Something extending so much behind the vehicle's normal dimensions is still illegal here, but...
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Old 10-08-2013, 07:36 AM   #4 (permalink)
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Remember you must now load the bags in under 45 seconds to meet the Vetter requirements.
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Old 10-08-2013, 04:18 PM   #5 (permalink)
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Quote:
Originally Posted by Xist View Post
That looks pretty good! Does it taper?
Thanks! yes, its about 15" wide at the front and tapers down to 12" at the back.

Alvaro, we'll see what the change is after I complete some testing; though it should be a noticeable improvement. I need to make sure I fill in the gap between my torso and the front of the trunk.
Have you tried a taller rear tire on your bike? I did that with my shaft drive Vision for a small gain.

Euromodder, bag loading is very fast and easy with this trunk, no problemo!
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Old 10-08-2013, 05:07 PM   #6 (permalink)
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On most of the Vetter style streamliners the seatback, or in this case the front of your trunk, is always flat and square like a box. I would think rounding the front of the trunk like a half circle would be better aerodynamically.
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Old 10-09-2013, 05:14 AM   #7 (permalink)
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Quote:
Originally Posted by sheepdog 44 View Post
On most of the Vetter style streamliners the seatback, or in this case the front of your trunk, is always flat and square like a box. I would think rounding the front of the trunk like a half circle would be better aerodynamically.
It would be in the wake of the rider.
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Old 10-09-2013, 10:15 AM   #8 (permalink)
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Quote:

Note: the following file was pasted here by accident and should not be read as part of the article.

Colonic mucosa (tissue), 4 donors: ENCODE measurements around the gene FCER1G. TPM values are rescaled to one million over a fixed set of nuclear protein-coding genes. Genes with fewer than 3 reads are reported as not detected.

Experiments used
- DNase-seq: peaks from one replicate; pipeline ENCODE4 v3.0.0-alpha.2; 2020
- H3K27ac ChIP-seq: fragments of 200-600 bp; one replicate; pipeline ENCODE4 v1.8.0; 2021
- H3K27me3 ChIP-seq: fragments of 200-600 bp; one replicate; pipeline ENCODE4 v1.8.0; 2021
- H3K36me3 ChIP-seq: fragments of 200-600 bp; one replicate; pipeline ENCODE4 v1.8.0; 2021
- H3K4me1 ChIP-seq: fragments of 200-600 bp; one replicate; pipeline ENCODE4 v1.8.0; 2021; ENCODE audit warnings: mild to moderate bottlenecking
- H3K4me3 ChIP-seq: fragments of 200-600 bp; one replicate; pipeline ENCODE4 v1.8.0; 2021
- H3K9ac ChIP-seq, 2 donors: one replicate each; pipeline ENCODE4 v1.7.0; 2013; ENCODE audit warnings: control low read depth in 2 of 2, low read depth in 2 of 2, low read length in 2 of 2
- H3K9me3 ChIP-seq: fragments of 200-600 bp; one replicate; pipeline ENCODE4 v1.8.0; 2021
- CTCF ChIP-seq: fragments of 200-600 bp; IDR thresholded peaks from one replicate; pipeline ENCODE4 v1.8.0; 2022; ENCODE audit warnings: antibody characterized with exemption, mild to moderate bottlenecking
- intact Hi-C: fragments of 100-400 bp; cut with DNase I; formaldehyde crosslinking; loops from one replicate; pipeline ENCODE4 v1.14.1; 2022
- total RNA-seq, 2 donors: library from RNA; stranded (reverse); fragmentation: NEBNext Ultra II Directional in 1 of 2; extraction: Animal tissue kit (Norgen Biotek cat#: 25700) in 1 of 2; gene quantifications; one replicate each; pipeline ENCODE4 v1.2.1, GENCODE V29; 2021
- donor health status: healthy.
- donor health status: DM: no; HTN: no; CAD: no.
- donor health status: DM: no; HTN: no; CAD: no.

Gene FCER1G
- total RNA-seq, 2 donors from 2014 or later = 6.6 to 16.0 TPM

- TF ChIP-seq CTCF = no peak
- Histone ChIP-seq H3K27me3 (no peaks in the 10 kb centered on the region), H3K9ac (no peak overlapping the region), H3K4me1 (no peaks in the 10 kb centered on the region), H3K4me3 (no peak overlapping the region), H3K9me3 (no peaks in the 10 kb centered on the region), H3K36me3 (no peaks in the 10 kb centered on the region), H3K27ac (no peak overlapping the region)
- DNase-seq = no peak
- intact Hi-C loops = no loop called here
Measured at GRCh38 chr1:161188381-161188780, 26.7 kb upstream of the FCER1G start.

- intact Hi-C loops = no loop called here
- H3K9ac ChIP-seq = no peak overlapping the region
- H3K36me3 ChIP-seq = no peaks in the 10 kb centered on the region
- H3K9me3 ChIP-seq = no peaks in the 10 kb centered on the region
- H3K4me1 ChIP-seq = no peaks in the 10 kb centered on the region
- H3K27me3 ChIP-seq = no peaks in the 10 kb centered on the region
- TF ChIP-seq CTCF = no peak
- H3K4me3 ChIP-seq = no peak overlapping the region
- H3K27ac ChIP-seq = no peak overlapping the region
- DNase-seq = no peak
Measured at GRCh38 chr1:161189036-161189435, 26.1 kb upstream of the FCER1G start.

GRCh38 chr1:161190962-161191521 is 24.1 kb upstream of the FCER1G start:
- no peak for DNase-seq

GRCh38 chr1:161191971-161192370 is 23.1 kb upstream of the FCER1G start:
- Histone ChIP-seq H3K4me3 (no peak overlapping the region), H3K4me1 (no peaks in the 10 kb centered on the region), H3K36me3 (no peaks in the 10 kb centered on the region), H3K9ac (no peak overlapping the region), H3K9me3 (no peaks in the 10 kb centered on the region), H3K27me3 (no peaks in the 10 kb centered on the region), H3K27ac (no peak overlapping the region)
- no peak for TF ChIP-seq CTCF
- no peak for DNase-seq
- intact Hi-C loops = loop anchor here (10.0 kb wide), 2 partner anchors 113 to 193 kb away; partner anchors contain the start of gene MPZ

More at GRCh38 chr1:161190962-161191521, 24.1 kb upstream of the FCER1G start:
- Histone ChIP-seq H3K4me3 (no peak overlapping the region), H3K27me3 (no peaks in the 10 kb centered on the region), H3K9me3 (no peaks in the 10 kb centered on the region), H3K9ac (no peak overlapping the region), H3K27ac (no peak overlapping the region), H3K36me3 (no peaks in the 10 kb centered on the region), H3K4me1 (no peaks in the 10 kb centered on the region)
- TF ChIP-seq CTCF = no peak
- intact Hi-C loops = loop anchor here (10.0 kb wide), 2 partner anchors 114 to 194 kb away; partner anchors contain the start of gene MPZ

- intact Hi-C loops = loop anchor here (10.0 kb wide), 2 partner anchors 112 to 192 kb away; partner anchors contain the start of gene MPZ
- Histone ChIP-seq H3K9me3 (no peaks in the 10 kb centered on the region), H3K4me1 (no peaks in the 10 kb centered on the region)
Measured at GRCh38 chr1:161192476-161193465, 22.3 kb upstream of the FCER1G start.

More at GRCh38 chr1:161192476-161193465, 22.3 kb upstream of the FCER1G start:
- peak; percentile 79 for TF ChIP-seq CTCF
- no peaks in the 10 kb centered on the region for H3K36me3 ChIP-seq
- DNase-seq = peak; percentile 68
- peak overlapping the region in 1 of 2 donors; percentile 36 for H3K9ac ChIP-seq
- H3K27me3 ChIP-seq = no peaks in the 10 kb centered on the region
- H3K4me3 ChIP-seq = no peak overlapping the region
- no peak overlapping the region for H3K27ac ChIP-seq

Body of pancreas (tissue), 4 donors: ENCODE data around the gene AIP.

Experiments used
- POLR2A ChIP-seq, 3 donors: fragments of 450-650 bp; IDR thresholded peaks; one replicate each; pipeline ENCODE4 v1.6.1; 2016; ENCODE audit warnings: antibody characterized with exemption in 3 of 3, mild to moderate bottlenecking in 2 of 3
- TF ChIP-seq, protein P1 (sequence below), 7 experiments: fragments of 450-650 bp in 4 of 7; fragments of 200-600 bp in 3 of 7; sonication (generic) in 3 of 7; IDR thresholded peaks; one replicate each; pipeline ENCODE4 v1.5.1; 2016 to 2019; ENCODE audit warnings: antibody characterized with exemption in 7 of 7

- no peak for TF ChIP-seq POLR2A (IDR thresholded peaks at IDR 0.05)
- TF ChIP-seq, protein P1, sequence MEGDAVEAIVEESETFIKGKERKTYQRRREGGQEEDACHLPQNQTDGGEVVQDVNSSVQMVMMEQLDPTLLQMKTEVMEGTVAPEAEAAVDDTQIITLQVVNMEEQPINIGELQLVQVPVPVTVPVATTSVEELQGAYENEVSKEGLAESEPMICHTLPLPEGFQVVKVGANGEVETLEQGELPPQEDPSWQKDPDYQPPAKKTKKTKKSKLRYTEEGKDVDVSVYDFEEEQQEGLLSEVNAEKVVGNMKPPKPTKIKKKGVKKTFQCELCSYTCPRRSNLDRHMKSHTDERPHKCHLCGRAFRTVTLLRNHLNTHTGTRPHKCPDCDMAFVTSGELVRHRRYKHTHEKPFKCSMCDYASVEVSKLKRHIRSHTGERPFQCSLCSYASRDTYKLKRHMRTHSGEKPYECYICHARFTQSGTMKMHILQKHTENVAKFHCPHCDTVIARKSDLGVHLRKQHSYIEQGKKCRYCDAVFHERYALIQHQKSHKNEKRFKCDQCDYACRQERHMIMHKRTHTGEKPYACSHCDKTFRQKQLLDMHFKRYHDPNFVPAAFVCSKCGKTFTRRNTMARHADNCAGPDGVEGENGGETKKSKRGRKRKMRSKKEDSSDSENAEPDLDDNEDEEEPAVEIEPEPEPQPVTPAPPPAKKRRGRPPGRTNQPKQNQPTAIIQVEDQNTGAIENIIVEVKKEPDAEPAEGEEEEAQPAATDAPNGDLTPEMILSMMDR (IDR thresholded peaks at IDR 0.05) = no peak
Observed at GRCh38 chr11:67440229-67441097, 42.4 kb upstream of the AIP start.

Originally Posted by sheepdog 44 View Post
On most of the Vetter style streamliners the seatback, or in this case the front of your trunk, is always flat and square like a box. I would think rounding the front of the trunk like a half circle would be better aerodynamically.
That bulkhead always catches my eye also, but as noted, it would be in dirty air anyway.

I would think it could still be flat as long as it was smaller than your body so there were no flat forward surfaces protruding outside of your outline.
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Old 10-09-2013, 03:10 PM   #9 (permalink)
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JVK and Xist are correct, thanks for jumping in!

I do need to work on filling the gap between the trunk and my back to eliminate the resulting turbulence. I'm thinking some foam attached to the front cover. I'll post some pix after I make it.
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Old 10-09-2013, 03:38 PM   #10 (permalink)
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Quote:
Originally Posted by low&slow View Post
JVK and Xist are correct, thanks for jumping in!

I do need to work on filling the gap between the trunk and my back to eliminate the resulting turbulence. I'm thinking some foam attached to the front cover. I'll post some pix after I make it.
I know even less about this topic than most, but I have seen the spandex "socks" used to enclose the sides of streamliners. Why not make a spandex vest that zips to the trunk, you put your arms through the holes, zip up the front, and just like that, no gap!

That sounds all kinds of awkward!